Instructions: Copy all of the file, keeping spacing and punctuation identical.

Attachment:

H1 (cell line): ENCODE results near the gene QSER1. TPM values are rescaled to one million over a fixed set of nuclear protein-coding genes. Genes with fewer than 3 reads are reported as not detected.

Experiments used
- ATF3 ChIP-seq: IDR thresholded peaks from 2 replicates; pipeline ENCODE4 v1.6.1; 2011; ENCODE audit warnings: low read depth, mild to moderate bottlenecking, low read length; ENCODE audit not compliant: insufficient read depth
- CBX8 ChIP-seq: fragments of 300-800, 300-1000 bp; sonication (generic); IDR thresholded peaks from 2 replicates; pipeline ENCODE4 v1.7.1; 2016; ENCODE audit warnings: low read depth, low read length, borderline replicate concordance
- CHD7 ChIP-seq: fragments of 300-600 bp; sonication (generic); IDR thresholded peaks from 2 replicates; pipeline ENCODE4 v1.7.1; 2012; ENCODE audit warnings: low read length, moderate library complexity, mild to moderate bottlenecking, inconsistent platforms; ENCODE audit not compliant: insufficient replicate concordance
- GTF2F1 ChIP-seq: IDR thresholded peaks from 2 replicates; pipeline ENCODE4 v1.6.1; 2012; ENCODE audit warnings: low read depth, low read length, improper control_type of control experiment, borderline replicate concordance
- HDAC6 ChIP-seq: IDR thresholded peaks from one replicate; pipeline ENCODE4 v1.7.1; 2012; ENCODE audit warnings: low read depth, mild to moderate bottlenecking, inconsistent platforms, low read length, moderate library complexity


H1 (cell line): ENCODE results near the gene QSER1. TPM values are rescaled to one million over a fixed set of nuclear protein-coding genes. Genes with fewer than 3 reads are reported as not detected.

Experiments used
- ATF3 ChIP-seq: IDR thresholded peaks from 2 replicates; pipeline ENCODE4 v1.6.1; 2011; ENCODE audit warnings: low read depth, mild to moderate bottlenecking, low read length; ENCODE audit not compliant: insufficient read depth
- CBX8 ChIP-seq: fragments of 300-800, 300-1000 bp; sonication (generic); IDR thresholded peaks from 2 replicates; pipeline ENCODE4 v1.7.1; 2016; ENCODE audit warnings: low read depth, low read length, borderline replicate concordance
- CHD7 ChIP-seq: fragments of 300-600 bp; sonication (generic); IDR thresholded peaks from 2 replicates; pipeline ENCODE4 v1.7.1; 2012; ENCODE audit warnings: low read length, moderate library complexity, mild to moderate bottlenecking, inconsistent platforms; ENCODE audit not compliant: insufficient replicate concordance
- GTF2F1 ChIP-seq: IDR thresholded peaks from 2 replicates; pipeline ENCODE4 v1.6.1; 2012; ENCODE audit warnings: low read depth, low read length, improper control_type of control experiment, borderline replicate concordance
- HDAC6 ChIP-seq: IDR thresholded peaks from one replicate; pipeline ENCODE4 v1.7.1; 2012; ENCODE audit warnings: low read depth, mild to moderate bottlenecking, inconsistent platforms, low read length, moderate library complexity